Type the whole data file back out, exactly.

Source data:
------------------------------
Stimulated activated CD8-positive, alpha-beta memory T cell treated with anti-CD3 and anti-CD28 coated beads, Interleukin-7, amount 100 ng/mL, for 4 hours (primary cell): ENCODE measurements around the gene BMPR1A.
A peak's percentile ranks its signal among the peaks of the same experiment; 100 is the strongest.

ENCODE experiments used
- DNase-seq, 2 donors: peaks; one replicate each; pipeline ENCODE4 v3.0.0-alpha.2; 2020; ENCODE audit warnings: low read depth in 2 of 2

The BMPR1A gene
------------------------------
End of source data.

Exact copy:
Stimulated activated CD8-positive, alpha-beta memory T cell treated with anti-CD3 and anti-CD28 coated beads, Interleukin-7, amount 100 ng/mL, for 4 hours (primary cell): ENCODE measurements around the gene BMPR1A.
A peak's percentile ranks its signal among the peaks of the same experiment; 100 is the strongest.

ENCODE experiments used
- DNase-seq, 2 donors: peaks; one replicate each; pipeline ENCODE4 v3.0.0-alpha.2; 2020; ENCODE audit warnings: low read depth in 2 of 2

The BMPR1A gene